Sunday, 13 December 2009

Book of the Week - Laleh Khadivi, The Age of Orphans

Laleh Khadivi was born in Esfahan Iran and emigrated with her family shortly after the Iranian revolution. In 2002 she began to research the Kurds, particularly their fate in the southwestern region of Iran under the first Shah. Her debut novel, The Age of Orphans, is the first novel in a trilogy that follows the lives of three generations of Kurdish men as they grapple with landlessness, migration and national identity. She is the recipient of a Whiting Foundation Award, a Carl Djerassi Fellowship and an Emory Fiction Fellowship and has also worked extensively as a documentary filmmaker and received a number of grants and awards for her films about women in prison and the criminal justice system. Currently, she is at work on the second novel, The Walking, that tells the story of Reza Khourdi’s youngest son and his move to the United States. Signed copies of the first edition are currently available from several modern first specialists, and look like a good buy.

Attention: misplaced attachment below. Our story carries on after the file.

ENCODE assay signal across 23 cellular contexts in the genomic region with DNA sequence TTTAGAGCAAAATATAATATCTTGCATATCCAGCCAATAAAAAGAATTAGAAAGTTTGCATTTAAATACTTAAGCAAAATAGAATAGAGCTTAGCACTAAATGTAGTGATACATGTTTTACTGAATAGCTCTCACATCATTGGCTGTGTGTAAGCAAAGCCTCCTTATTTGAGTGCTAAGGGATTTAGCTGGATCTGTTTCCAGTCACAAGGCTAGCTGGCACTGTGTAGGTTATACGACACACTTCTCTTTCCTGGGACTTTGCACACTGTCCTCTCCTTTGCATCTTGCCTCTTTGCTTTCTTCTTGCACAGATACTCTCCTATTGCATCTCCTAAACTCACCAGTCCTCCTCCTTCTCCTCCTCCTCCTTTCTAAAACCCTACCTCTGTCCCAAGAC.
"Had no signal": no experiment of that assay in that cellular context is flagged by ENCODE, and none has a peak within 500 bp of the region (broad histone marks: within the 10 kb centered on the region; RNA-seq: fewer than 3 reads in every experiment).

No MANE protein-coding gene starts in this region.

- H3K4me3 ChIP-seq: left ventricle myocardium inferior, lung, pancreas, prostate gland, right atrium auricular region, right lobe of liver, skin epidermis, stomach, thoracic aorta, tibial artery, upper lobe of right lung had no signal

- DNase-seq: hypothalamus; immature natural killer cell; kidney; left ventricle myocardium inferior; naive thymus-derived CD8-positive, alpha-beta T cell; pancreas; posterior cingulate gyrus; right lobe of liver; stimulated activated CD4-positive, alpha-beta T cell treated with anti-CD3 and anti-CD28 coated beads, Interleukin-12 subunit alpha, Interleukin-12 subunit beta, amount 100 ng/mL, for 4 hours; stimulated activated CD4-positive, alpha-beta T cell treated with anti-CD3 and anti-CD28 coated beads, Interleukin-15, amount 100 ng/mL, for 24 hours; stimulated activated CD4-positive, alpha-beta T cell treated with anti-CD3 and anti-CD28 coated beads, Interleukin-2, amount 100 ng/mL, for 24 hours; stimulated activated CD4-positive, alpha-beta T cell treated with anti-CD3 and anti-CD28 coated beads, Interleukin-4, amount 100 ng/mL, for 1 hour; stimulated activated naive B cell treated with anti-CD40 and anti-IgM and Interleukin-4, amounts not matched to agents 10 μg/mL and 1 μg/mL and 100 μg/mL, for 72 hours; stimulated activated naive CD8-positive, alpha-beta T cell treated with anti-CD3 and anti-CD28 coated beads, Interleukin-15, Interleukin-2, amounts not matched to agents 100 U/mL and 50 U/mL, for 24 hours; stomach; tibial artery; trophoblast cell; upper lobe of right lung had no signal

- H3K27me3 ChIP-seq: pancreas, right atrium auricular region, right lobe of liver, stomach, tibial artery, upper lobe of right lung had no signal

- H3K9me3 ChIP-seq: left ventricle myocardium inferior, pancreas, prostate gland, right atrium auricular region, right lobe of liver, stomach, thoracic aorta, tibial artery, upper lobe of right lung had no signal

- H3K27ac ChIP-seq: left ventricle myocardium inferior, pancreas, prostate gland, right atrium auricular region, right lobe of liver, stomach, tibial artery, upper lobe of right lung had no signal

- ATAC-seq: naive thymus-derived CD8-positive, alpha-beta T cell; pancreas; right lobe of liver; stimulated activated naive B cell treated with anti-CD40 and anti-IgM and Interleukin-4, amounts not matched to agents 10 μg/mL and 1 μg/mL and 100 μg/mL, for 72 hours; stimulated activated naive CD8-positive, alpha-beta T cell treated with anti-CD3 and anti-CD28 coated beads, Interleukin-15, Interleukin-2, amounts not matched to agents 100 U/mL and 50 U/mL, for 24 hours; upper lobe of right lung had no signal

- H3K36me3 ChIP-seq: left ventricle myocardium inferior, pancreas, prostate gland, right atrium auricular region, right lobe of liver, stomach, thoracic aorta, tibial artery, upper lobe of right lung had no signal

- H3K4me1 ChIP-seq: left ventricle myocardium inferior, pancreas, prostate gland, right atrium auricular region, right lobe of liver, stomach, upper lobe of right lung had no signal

Kurdistan, Persia. A village high in the Zagros mountains. A small green-eyed boy wrestles free from his mother and climbs atop a straw and mud hut to gaze at the dusty landscape; the jagged mountains and azure sky, the cattle in the distance. With his arms stretched out beside him he pretends to be a bird, to lift up and soar over this land: the land of his fathers and forefathers. Kurdish land. Soon after the boy is ritually initiated into manhood, messengers from the hills bring whispers of war; rumours that the Shah's army is moving from village to village, stamping out any tribal rebellion that may stand in the way of the creation of a unified 'Iran'. Just nine years old, the boy must stand alongside his men and fight for their land. Years later, Reza Pahlavi Khourdi can only faintly recall the brutal murder of his father and cousins. Orphaned on the bloody battlefield, conscripted into the great column of the army and given a new name, he has quickly risen up the ranks, proving both his prowess in battle and allegiance to the Shah's troops. Now in Tehran, Reza is about to marry to a beautiful, educated, city girl, and become a Capitian. But there are stirrings within his heart. He will soon move west to be the Shah's servant in Kermanshah, the land of his birth, and a figurehead of modernization. At once rich and bleak, The Age of Orphans unleashes a tapestry of untold horrors and pleasures, of blood and smoke, hopes, dreams and desires. It is a profound and darkly poetic story of a land roughly sewn together under the ambitious imagining of a nation, and of the life of a boy whose identity does not - can not - unite with this vision.

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